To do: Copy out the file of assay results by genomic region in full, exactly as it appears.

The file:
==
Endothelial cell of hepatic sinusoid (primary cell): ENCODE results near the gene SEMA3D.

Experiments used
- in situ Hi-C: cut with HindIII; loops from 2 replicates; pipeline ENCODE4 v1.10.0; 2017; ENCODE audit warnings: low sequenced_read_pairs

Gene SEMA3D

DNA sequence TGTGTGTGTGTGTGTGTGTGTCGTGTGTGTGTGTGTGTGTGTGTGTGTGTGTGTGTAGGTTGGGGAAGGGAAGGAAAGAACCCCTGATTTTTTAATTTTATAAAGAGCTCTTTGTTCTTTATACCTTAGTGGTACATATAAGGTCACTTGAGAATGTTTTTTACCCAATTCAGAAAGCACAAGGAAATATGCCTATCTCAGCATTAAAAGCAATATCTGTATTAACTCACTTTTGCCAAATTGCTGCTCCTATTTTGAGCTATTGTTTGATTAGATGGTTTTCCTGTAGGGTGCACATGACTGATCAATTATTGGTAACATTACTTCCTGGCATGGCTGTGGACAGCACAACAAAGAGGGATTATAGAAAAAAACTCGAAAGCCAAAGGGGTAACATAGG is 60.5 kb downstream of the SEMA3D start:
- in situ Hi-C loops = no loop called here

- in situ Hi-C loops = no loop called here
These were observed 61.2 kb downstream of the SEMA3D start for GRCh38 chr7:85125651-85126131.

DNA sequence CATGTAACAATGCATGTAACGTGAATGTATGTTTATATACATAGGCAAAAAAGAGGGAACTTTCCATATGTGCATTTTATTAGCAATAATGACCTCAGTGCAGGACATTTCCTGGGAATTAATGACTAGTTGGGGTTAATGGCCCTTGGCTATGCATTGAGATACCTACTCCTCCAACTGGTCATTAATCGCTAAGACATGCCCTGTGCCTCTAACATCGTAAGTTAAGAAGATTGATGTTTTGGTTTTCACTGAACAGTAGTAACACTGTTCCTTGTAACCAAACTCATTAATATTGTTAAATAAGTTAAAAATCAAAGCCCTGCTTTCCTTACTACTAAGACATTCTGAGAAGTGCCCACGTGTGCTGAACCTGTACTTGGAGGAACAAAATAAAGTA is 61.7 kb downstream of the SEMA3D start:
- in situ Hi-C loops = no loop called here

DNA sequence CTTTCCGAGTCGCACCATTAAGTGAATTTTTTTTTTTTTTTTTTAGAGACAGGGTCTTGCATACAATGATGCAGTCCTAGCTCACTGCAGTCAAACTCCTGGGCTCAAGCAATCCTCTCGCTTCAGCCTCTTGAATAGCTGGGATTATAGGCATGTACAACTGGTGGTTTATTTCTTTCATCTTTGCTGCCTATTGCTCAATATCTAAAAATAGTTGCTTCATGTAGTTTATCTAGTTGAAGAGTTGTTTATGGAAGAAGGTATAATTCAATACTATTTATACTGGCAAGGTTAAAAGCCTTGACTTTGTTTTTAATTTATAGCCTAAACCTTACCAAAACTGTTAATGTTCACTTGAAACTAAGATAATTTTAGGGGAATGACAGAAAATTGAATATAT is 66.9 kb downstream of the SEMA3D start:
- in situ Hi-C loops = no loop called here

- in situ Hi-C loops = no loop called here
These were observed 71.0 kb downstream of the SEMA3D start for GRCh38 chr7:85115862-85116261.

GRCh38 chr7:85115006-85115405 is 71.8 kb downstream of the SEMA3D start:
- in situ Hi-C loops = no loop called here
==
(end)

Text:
Endothelial cell of hepatic sinusoid (primary cell): ENCODE results near the gene SEMA3D.

Experiments used
- in situ Hi-C: cut with HindIII; loops from 2 replicates; pipeline ENCODE4 v1.10.0; 2017; ENCODE audit warnings: low sequenced_read_pairs

Gene SEMA3D

DNA sequence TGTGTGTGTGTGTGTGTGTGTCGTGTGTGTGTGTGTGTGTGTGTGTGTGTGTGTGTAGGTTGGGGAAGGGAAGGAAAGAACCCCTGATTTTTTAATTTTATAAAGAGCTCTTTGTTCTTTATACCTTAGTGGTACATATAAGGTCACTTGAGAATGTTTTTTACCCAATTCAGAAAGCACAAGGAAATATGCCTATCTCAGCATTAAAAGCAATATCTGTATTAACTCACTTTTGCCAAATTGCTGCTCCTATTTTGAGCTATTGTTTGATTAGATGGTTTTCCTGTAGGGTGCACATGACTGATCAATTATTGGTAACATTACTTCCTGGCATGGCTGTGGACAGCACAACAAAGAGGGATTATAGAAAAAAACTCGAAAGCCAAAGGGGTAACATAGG is 60.5 kb downstream of the SEMA3D start:
- in situ Hi-C loops = no loop called here

- in situ Hi-C loops = no loop called here
These were observed 61.2 kb downstream of the SEMA3D start for GRCh38 chr7:85125651-85126131.

DNA sequence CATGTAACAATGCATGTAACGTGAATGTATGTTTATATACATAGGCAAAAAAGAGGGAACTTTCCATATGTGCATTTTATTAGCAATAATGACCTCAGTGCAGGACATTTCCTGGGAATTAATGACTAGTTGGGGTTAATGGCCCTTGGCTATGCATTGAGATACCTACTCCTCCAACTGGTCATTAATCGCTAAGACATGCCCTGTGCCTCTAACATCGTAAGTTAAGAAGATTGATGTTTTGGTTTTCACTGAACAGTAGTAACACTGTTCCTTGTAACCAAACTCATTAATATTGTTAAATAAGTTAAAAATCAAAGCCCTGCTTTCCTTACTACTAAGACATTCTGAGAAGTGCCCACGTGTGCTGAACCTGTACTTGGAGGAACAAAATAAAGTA is 61.7 kb downstream of the SEMA3D start:
- in situ Hi-C loops = no loop called here

DNA sequence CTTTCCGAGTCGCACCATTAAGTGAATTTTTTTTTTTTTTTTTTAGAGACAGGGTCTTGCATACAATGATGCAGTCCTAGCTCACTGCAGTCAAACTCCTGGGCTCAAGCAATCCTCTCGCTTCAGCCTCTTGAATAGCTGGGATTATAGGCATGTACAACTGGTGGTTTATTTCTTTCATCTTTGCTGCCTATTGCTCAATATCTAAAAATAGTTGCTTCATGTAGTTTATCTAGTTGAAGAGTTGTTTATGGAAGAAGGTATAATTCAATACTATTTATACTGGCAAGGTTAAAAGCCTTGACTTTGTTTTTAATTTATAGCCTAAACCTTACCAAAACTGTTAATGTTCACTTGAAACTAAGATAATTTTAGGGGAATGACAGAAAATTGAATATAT is 66.9 kb downstream of the SEMA3D start:
- in situ Hi-C loops = no loop called here

- in situ Hi-C loops = no loop called here
These were observed 71.0 kb downstream of the SEMA3D start for GRCh38 chr7:85115862-85116261.

GRCh38 chr7:85115006-85115405 is 71.8 kb downstream of the SEMA3D start:
- in situ Hi-C loops = no loop called here